About this time last year, I was wrapping up a 10-year stay in Georgia and planning a return to the pastoral splendor of Rappahannock. The entire process only took two months: Jobs fell into place quickly, we found a great house right next door to family and my boys were very pleased with their new schools. I thought to myself, “Who says you can’t go home again?”
Sperryville is brimming with people, friendly shops and eateries, a fine coffee roaster — and you can’t throw a stone without hitting some deliciously fresh produce. Flint Hill is in fine fiddle with a rejuvenated grocer, three great dining spots, and more life in its buildings and packing houses than I can ever remember. Little Washington was the only place where I didn’t see commensurate, welcoming growth. Even though many buildings appeared gloriously restored, they looked disturbingly like movie props.
You see, I find myself on an endangered species list, “Working Class Kids Who Grew Up in Little Washington.” My family lived, for a number of years, in the building that now houses this newspaper and after that, Millermead.
In the late 1980s and early ’90s there were so many families in Washington I couldn’t remember them all. With some help from old friends, we figure a dozen to 18 families lived in town at that time — most with two or more kids. Combined with those who came in with their folks who worked in town, Washington was a genuinely wonderful place to grow up.
So many of what were homes to families are now tourist homes that I can almost see how someone might mistake that for feeling “vacant” or “hollow.” But Mr. Jim Abdo missed that families are what makes a place come to life. The ongoing preference of Washington’s town council for business over residential concerns is to blame, not a lack of development.
The town I cherished as a teenager has changed so much it’s almost unrecognizable as a community. It’s no longer a quaint town with a world-class restaurant; it’s a world-class restaurant with a quaint town. Friends who still live in town are treated like second-class citizens.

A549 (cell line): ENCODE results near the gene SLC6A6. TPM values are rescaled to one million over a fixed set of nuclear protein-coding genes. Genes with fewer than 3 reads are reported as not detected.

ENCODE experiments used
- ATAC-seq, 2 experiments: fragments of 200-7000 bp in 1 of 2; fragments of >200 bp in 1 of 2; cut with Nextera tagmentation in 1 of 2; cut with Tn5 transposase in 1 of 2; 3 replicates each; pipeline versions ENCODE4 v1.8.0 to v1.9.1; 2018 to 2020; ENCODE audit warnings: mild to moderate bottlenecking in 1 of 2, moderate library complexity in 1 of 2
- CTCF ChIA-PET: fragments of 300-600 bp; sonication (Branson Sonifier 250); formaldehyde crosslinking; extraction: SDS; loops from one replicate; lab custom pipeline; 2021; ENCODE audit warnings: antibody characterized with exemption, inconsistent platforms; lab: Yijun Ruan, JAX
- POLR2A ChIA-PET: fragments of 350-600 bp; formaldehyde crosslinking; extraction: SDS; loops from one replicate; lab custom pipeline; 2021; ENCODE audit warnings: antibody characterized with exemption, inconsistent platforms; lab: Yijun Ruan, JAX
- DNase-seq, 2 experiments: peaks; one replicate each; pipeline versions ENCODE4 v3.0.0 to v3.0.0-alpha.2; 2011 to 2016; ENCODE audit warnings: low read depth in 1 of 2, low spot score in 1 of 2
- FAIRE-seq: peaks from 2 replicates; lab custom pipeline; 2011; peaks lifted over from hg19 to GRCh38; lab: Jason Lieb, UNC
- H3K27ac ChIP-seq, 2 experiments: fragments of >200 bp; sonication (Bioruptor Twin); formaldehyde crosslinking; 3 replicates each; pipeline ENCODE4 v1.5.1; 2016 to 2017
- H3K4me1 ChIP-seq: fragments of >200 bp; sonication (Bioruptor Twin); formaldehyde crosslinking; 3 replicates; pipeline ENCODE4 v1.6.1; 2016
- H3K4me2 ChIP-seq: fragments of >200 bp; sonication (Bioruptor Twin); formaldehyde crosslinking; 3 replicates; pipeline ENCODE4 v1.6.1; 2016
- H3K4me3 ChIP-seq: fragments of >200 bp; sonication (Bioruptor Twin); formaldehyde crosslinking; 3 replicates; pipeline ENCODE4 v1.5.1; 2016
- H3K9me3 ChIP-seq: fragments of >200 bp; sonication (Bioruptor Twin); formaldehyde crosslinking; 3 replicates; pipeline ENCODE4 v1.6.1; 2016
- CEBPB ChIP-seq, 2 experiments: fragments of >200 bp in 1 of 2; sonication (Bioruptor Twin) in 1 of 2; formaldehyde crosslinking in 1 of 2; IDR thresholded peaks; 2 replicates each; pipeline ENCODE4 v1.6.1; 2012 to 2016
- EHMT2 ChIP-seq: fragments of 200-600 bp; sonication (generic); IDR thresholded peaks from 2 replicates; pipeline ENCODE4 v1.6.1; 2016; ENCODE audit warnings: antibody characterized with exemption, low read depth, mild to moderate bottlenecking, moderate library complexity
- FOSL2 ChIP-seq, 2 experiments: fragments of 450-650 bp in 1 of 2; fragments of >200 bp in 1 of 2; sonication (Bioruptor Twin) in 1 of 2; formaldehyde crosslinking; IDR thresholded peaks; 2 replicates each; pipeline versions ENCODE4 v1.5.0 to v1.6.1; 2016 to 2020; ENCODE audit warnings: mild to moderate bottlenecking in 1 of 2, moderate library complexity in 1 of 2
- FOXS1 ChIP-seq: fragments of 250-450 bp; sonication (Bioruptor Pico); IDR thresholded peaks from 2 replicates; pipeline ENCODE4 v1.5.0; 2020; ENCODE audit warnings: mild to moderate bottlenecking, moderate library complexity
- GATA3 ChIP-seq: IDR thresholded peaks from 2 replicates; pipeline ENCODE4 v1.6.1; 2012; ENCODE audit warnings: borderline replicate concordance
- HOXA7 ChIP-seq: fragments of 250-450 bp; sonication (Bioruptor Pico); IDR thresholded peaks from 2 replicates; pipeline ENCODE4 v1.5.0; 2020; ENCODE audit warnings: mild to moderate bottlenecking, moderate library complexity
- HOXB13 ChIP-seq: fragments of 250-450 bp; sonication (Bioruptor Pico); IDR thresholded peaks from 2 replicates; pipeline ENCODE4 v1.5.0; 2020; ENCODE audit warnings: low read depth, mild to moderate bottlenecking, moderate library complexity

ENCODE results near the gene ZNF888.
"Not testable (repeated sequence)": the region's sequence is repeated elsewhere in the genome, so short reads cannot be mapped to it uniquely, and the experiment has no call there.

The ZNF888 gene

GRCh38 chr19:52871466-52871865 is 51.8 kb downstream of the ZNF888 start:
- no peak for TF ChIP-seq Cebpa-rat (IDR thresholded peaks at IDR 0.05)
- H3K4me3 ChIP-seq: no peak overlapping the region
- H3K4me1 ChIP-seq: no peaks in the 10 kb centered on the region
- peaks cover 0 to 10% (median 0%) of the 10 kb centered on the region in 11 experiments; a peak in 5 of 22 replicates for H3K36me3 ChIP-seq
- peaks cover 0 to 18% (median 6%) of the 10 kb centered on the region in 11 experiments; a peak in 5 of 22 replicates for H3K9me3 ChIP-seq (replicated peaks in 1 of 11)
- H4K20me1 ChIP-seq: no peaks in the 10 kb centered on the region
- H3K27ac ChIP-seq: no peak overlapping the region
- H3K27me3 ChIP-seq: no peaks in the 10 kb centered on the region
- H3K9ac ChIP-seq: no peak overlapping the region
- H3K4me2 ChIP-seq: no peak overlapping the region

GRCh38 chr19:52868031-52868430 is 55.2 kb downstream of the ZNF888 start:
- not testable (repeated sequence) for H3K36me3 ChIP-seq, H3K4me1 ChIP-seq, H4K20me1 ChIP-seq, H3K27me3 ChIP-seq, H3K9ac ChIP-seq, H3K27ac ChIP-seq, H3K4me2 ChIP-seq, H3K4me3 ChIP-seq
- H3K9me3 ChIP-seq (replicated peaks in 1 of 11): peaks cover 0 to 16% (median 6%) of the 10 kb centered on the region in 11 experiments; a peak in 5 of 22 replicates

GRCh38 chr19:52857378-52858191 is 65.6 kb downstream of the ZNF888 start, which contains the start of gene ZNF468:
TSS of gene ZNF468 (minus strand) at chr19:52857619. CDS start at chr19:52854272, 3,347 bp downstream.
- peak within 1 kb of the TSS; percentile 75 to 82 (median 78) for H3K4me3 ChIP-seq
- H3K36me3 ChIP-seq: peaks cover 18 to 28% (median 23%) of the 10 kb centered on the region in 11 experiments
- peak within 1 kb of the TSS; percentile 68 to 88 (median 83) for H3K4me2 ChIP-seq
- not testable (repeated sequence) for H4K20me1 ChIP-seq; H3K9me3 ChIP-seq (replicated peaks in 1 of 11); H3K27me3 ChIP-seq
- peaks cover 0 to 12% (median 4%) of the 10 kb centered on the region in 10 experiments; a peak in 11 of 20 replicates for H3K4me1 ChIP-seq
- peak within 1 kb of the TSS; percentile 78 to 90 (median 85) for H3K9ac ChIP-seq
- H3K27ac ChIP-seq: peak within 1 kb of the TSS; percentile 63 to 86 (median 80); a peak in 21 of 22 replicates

Short-sighted, poor treatment by the council — grandiose beautification projects, the exorbitant sewer installation and the People Inc. debacle — has driven them from their own town’s meetings. Political influence and wealth in Washington are now so concentrated that the population has dwindled to 135. Of those, only 30 cared to vote in the last local elections — all while the town’s coffers are projected to soon top $300,000 annually in meals and lodging tax alone.
Some people, including the zoning administrator for both the town and the county, will smile and shrug and point out that it’s a “company town.” The Inn is a renowned place, but truly, it’s a delicious restaurant and well-appointed sleeping rooms. I know it wasn’t the town’s past; don’t mistake it for the future.
So what’s the answer? The way I’ve come to frame it is simple: When your fish has gotten too big for its tank, you get a bigger tank. The town’s charter needs to be revoked and Washington should function as part of Rappahannock County, just like Sperryville, just like Flint Hill, except to remain the county seat.
The population of Washington no longer merits town status and the political atmosphere has been irreversibly polluted by the special interests of the business juggernaut. Revoking the charter will dilute this power and restore a healthier balance to commercial and residential concerns.